Lessons Learned – When the First Lady’s Office is on the Line
In the wake of the passing of former First Lady Nancy Reagan, many have great stories to tell. Here’s mine.
The question on the telephone was instantly electrifying. “Do you think you could help us with a speech from Nancy Reagan?”
Doubtless some young career-types get this sort of call every day, but for me it was out of the blue. “You mean the First Lady?” my 30-something voice managed in rattled understatement.
“Yes. Get back to me as soon as you can.” Click.
It was February 1987, but in vivid powerful memory it could have been yesterday. The call from the local economic development leader in Pasadena, California flipped over my entire life. A few days later on a beautiful winter day in Southern California, I was standing next to 50-some ravenous national journalists, all watching guests munch down on gourmet chicken salad. Based on their glaring sideway looks, it was somehow my fault.
But I’m getting ahead of the story.
What can one learn when confronted with the unplanned magnitude of a national event?
Lesson No. 1 – You need professionals, friends, and supporters and lots of them, not necessarily in that order.
A lunch for 200-plus people sounds pretty simple for marketing and public relations people, even if it does involve media. But when you toss in the Secret Service, particularly a Secret Service who almost had their principal assassinated a few years earlier, life gets complex in a daunting way very, very quickly.
Secret Service means forget a served meal. It means you have to have a back door for an unobserved arrival. It means the Secret Service is going to crawl all over your facility a few hours before. It means you’re likely going to have to re-set all the already-set tables and chairs, just because one Secret Service agent wants three more feet of open space between the First Lady and the crowd.
So you better have lots of friends and supporters who are willing to go the extra mile. That means people who will help you when you make mistakes or miscalculate, however well-meaning. You’re going to need them.
Lesson No. 2 – Be a smooth rock.
When a national figure like the First Lady wants to show up and make a national media statement, you suddenly have 3,000 new best friends. These are “friends” who don’t fall in to the category described above. These are “friends” who want to make their mark. These are vultures in human guise. An invitation to the luncheon won’t do. The invitation has to be coupled with the private reception for the First Lady. So when you get to be the person who says “no” to a Very Important Person, you better be a smooth rock. This also applies when the Secret Service finds a toy water pistol in the receptionist’s desk about two hours before the event. It’s amazing how spoken words can acquire a level of radiated heat that typically only exists in a thermonuclear reaction.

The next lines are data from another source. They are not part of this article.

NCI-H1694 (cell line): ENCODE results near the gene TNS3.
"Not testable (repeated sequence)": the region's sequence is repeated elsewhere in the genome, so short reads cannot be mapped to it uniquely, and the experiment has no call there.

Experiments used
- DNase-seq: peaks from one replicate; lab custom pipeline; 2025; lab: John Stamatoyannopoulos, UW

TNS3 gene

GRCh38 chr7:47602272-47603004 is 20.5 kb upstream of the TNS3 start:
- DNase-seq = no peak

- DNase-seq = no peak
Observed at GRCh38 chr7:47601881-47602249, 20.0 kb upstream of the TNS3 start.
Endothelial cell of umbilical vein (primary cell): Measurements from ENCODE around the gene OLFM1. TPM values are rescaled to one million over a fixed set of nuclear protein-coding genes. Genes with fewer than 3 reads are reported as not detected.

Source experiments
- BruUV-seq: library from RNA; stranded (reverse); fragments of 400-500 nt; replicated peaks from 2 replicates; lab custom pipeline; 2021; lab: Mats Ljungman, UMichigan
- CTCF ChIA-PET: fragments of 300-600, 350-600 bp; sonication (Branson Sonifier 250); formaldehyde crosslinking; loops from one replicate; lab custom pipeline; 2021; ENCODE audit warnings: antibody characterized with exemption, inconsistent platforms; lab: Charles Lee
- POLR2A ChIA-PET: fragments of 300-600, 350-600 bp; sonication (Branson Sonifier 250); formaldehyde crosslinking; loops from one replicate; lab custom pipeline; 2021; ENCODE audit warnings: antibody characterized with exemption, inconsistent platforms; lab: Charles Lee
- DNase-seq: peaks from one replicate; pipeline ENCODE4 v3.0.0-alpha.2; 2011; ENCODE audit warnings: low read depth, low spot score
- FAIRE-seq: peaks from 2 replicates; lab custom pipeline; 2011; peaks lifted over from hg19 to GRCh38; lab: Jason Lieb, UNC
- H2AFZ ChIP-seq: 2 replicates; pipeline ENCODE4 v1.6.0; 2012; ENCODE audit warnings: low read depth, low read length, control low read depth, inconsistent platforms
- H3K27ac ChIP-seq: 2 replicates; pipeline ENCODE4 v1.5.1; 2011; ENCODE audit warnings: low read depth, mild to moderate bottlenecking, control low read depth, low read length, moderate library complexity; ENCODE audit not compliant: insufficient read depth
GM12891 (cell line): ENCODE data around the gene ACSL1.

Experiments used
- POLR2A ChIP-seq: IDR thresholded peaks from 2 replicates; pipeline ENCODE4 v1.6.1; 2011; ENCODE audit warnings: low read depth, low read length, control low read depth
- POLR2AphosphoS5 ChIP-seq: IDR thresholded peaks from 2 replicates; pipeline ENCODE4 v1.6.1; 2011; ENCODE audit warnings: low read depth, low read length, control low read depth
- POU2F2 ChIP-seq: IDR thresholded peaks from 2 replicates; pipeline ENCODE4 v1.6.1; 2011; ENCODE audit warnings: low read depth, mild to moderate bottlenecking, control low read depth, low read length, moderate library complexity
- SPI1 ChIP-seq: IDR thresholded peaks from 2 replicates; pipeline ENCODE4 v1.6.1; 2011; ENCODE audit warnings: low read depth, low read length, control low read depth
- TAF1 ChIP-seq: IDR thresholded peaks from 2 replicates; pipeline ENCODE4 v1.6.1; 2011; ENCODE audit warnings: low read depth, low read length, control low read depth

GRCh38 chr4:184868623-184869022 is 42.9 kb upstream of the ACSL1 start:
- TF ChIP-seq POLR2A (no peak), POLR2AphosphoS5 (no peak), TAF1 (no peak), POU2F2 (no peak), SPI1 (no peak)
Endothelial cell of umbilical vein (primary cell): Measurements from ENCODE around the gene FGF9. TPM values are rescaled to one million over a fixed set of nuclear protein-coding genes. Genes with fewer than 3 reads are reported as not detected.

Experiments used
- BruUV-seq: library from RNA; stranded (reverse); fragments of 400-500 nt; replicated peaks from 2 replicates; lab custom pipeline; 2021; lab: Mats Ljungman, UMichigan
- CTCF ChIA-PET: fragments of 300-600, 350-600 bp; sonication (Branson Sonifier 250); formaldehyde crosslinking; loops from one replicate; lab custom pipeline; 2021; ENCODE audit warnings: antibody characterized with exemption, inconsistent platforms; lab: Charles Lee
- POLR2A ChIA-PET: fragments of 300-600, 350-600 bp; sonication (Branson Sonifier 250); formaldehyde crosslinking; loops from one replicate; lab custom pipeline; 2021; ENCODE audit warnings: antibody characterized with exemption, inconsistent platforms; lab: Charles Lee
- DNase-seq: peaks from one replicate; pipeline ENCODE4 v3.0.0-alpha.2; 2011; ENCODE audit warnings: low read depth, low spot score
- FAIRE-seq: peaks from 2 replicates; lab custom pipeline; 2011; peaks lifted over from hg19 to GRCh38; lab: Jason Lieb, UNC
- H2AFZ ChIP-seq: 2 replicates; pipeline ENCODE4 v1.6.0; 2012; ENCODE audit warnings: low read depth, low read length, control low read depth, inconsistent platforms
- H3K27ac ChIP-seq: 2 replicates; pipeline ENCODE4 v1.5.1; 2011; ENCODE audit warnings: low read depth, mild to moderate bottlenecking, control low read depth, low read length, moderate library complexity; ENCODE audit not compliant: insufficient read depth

Lesson No. 3 – Be prepared to improvise and conquer.
The advance team from a presidential figure often includes people who aren’t very nice. They aren’t terribly interested in you or your organization. Sorry, that’s an overstatement. They aren’t generally interested in you at all. They are interested in making their principal look good. So they threaten. And they question your genetic ancestry. And at the moment you need them, they disappear.
Once the guests were all seated and waiting patiently for the First Lady, all the national and local Los Angeles media was showing up in the back. At this point, that’s where I was. The advance team had required them to pre-register, an anachronistic and unnecessarily belittling practice that generally makes journalists madder than hell. So those who hadn’t pre-registered were denied access. When they objected mightily, the sole remaining advance person pointed to me, like I had something to do with it.
Meanwhile, the cookies and lemonade set aside for the journalists were vanishing at a rate that would have impressed biblical locusts. In short order, they became extinct. “Where’s lunch?” many journalists openly growled as they watched guests wolf down a gourmet lunch just a few feet in front of them. So, I got out my American Express card and told three staffers to run, not walk, to a nearby grocery and buy every cold cut, cheese slice and ready-made sandwich they could find. Ten minutes later, they returned and the improvised spread was laid out. The immediate carnage of 50-plus journalists jousting for position was breath-taking. I watched a tiny, thin wisp of a television reporter build and bolt down at least 3,000 calories in an awe-inspiring concoction that could only be called legendary. In a matter of minutes, only crumbs remained. Temporarily satiated, the journalists went back to work.
Lesson No. 4 – Energy will appear when you least expect it.
Four-plus sleepless non-stop days and nights unexpectedly crashed to an end when the First Lady finished her remarks, waved to the crowd and left. In the days before Five-Hour Energy Drinks, coffee was the answer. Good or bad, it didn’t matter. The energy was there. At the end of the event, the journalists all raced out, clutching the media kits that the Advance Team From Hell had forbidden that I hand out. Community leaders, seeing me standing, now bereft of any responsibility (except to document the media coverage and debrief), wandered up with this common phrase: “Great job. Wasn’t that fantastic?” Followed by (in an incredulous tone): “How did you pull it off?” At that point and today, many years later, I don’t have a full answer.
But I am very grateful for the many friends and supporters who all worked together in an amazing way for four wonderful days and nights. It can happen to you. Thank you, Nancy Reagan.
By Michael Snyder, Managing Principal, MEK Group